“George Jo Hennard drives his truck through a window in Luby’s Cafeteria in Killeen, Texas, and then opens fire on a lunch crowd of over 100 people, killing 23 and injuring 20 more. Hennard then turned the gun on himself and committed suicide……”


10/12/1918: The 1918 Moose Lake/Cloquet fire rages through Minnesota, killing hundreds of people and leaving thousands homeles


10/9/1963: “……The displaced water crashed over the dam and into the Piave River below. It stormed down the river and engulfed the town of Longarone. Within minutes the town had virtually vanished and nearly 2,000 people were dead. The tsunami-like wave then rushed down to San Martino, where it killed hundreds more……”

“…..The Vaiont Gorge was located in a section of the Alps known for instability. In 1963, the area experienced heavy rains—about 90 inches by October 9. At 10:41 p.m., the wet land could no longer hold and a massive landslide came crashing down from Mount Toc, causing a huge pile of dirt and rocks to plunge into the reservoir at about 70 miles per hour. The impact of the debris caused an immense wave of water to rise as high as 300 feet above the level of the dam……”


The most devastating fire in United States history burns in Peshtigo, Wisconsin on October 8, 1871. Some 1,200 people lost their lives and 2 billion trees were consumed by flames.

HxC

 


October 8, 187: The Great Chicago Fire, a two-day blaze that kills between 200 and 300 people, destroys 17,450 buildings, leaves 100,000 homeless and causes an estimated $200 million (in 1871 dollars; $3 billion in 2007 dollars) in damages.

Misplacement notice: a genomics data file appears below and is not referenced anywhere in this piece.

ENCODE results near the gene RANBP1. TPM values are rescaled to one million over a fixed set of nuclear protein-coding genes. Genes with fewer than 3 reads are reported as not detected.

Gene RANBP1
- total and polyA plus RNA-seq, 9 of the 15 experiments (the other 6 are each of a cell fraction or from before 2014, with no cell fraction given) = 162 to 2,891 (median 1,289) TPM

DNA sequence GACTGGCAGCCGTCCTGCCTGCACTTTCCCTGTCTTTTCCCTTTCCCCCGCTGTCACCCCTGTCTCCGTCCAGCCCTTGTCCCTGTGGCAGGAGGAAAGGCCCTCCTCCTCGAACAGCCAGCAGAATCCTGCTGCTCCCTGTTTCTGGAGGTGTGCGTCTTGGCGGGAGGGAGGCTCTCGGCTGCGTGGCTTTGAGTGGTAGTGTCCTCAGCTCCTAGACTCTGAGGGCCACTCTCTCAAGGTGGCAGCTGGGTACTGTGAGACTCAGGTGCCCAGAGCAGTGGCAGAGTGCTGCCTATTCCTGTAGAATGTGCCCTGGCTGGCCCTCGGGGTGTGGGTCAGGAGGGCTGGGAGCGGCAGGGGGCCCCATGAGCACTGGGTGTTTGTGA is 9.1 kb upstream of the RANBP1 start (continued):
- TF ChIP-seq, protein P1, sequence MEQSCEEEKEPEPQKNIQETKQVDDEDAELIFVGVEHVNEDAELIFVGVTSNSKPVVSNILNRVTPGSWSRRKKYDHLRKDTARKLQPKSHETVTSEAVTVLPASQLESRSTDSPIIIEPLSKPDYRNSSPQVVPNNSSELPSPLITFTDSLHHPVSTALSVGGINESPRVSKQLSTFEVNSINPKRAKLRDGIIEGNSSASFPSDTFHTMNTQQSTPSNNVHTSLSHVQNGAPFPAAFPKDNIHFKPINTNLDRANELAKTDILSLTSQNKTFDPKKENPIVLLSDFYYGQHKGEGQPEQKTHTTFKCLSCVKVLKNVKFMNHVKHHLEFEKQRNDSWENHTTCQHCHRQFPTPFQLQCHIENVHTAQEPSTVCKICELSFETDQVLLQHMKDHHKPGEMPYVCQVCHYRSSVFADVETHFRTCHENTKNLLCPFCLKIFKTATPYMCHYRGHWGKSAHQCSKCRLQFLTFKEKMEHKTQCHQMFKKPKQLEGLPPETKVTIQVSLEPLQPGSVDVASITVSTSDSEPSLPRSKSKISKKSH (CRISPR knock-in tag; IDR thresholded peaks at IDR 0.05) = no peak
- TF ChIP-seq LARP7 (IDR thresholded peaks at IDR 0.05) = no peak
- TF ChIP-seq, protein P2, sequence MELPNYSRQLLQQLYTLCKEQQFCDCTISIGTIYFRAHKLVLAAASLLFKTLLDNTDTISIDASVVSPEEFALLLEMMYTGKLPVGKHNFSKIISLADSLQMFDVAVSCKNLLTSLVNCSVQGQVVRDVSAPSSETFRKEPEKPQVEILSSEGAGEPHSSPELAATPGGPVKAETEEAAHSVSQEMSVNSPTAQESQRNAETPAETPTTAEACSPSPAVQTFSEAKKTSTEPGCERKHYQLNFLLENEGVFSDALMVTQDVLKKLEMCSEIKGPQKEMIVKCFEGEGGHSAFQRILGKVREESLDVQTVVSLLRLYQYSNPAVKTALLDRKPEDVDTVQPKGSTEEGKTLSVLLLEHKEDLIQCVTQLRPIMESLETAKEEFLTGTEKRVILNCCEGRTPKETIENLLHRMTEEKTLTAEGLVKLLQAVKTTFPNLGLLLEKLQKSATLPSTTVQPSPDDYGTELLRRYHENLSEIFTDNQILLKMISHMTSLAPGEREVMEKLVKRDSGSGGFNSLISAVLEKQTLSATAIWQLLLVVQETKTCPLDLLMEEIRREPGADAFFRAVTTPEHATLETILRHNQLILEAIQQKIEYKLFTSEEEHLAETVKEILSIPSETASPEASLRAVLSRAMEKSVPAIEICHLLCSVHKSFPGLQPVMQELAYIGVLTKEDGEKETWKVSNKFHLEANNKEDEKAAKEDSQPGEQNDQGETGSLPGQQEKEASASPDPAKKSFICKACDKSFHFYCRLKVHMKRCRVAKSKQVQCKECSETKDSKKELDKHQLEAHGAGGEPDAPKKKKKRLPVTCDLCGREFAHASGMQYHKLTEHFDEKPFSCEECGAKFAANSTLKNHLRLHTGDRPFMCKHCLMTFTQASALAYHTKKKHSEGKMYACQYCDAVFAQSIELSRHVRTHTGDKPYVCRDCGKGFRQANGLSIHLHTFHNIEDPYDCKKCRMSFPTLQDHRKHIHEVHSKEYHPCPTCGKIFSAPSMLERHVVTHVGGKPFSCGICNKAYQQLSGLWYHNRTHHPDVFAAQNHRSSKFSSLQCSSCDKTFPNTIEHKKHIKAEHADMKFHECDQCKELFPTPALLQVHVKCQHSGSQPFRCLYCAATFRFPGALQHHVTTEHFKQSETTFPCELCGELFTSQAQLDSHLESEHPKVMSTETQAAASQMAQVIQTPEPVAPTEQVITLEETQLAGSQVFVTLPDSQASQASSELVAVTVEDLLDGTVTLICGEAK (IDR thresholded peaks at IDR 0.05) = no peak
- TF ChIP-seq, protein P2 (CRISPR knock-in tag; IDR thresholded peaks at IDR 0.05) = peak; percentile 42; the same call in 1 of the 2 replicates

HxC

 


Virginia Tech and Lead Poisoning from the active shooter event

“……On April 16, 2007, Goddard was in French class at Virginia Tech when he was shot four times……One bullet pierced his shoulder and then exited. But three other bullets shattered into tiny pieces in his body, and doctors said it was too risky to remove them…..Goddard is suffering from lead poisoning. At one point, his levels were seven times higher than what’s considered safe….”The short term symptoms are hard to recognize — things like fatigue, irritability, memory loss. stomach pain,” Goddard said. “At the time when I learned about this, I was in grad school, I had a two-year-old, was about to have another one, and was trying to find a job. A lot of those things going on in my life could have caused those things.”
His mother who encouraged him to get a blood test after she read an article about the lasting impact of lead ammunition in shooting survivors.
Since his diagnosis, Goddard has had hip surgery to remove more bullet fragments, and he’s tried Chelation therapy to clear the toxic metal from his body.
“I tried it for a month,” he said. “I had to take like 30 pills a day, every day, for breakfast, lunch, and dinner.”